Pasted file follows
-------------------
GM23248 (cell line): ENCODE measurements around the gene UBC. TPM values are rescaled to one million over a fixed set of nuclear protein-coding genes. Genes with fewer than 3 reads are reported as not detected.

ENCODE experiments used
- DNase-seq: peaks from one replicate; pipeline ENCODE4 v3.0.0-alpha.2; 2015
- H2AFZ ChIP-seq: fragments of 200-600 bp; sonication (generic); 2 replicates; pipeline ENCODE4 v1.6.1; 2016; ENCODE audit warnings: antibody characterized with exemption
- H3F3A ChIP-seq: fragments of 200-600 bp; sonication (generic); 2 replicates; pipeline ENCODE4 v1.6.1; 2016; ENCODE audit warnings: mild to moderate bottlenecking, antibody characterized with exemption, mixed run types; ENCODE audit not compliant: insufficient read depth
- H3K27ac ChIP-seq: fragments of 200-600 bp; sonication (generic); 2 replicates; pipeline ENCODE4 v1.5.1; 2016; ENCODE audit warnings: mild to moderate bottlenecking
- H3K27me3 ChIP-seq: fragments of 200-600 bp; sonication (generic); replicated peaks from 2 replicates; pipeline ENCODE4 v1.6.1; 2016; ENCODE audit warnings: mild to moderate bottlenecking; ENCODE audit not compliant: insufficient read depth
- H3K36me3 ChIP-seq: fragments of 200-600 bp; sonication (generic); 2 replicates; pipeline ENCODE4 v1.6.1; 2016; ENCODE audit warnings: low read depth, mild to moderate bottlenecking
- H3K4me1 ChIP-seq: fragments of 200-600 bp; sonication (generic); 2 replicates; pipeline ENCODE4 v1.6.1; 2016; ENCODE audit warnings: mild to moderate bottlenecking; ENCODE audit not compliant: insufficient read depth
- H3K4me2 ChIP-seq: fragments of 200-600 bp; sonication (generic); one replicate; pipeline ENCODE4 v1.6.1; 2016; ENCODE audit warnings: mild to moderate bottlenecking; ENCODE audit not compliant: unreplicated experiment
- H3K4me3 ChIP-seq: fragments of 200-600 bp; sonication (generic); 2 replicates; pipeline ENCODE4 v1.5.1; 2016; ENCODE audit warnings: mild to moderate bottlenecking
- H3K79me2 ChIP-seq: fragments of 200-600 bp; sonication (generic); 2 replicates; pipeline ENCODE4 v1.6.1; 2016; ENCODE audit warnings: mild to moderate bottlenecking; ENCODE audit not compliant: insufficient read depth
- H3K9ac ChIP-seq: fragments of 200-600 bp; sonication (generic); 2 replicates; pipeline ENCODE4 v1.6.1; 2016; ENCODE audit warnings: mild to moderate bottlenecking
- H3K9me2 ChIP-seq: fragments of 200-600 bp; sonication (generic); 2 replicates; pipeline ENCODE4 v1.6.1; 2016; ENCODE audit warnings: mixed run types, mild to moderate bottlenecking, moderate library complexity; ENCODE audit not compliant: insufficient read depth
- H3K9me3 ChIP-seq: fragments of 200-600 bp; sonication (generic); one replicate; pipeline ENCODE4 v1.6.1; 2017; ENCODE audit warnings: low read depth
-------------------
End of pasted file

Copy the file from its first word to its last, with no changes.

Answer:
GM23248 (cell line): ENCODE measurements around the gene UBC. TPM values are rescaled to one million over a fixed set of nuclear protein-coding genes. Genes with fewer than 3 reads are reported as not detected.

ENCODE experiments used
- DNase-seq: peaks from one replicate; pipeline ENCODE4 v3.0.0-alpha.2; 2015
- H2AFZ ChIP-seq: fragments of 200-600 bp; sonication (generic); 2 replicates; pipeline ENCODE4 v1.6.1; 2016; ENCODE audit warnings: antibody characterized with exemption
- H3F3A ChIP-seq: fragments of 200-600 bp; sonication (generic); 2 replicates; pipeline ENCODE4 v1.6.1; 2016; ENCODE audit warnings: mild to moderate bottlenecking, antibody characterized with exemption, mixed run types; ENCODE audit not compliant: insufficient read depth
- H3K27ac ChIP-seq: fragments of 200-600 bp; sonication (generic); 2 replicates; pipeline ENCODE4 v1.5.1; 2016; ENCODE audit warnings: mild to moderate bottlenecking
- H3K27me3 ChIP-seq: fragments of 200-600 bp; sonication (generic); replicated peaks from 2 replicates; pipeline ENCODE4 v1.6.1; 2016; ENCODE audit warnings: mild to moderate bottlenecking; ENCODE audit not compliant: insufficient read depth
- H3K36me3 ChIP-seq: fragments of 200-600 bp; sonication (generic); 2 replicates; pipeline ENCODE4 v1.6.1; 2016; ENCODE audit warnings: low read depth, mild to moderate bottlenecking
- H3K4me1 ChIP-seq: fragments of 200-600 bp; sonication (generic); 2 replicates; pipeline ENCODE4 v1.6.1; 2016; ENCODE audit warnings: mild to moderate bottlenecking; ENCODE audit not compliant: insufficient read depth
- H3K4me2 ChIP-seq: fragments of 200-600 bp; sonication (generic); one replicate; pipeline ENCODE4 v1.6.1; 2016; ENCODE audit warnings: mild to moderate bottlenecking; ENCODE audit not compliant: unreplicated experiment
- H3K4me3 ChIP-seq: fragments of 200-600 bp; sonication (generic); 2 replicates; pipeline ENCODE4 v1.5.1; 2016; ENCODE audit warnings: mild to moderate bottlenecking
- H3K79me2 ChIP-seq: fragments of 200-600 bp; sonication (generic); 2 replicates; pipeline ENCODE4 v1.6.1; 2016; ENCODE audit warnings: mild to moderate bottlenecking; ENCODE audit not compliant: insufficient read depth
- H3K9ac ChIP-seq: fragments of 200-600 bp; sonication (generic); 2 replicates; pipeline ENCODE4 v1.6.1; 2016; ENCODE audit warnings: mild to moderate bottlenecking
- H3K9me2 ChIP-seq: fragments of 200-600 bp; sonication (generic); 2 replicates; pipeline ENCODE4 v1.6.1; 2016; ENCODE audit warnings: mixed run types, mild to moderate bottlenecking, moderate library complexity; ENCODE audit not compliant: insufficient read depth
- H3K9me3 ChIP-seq: fragments of 200-600 bp; sonication (generic); one replicate; pipeline ENCODE4 v1.6.1; 2017; ENCODE audit warnings: low read depth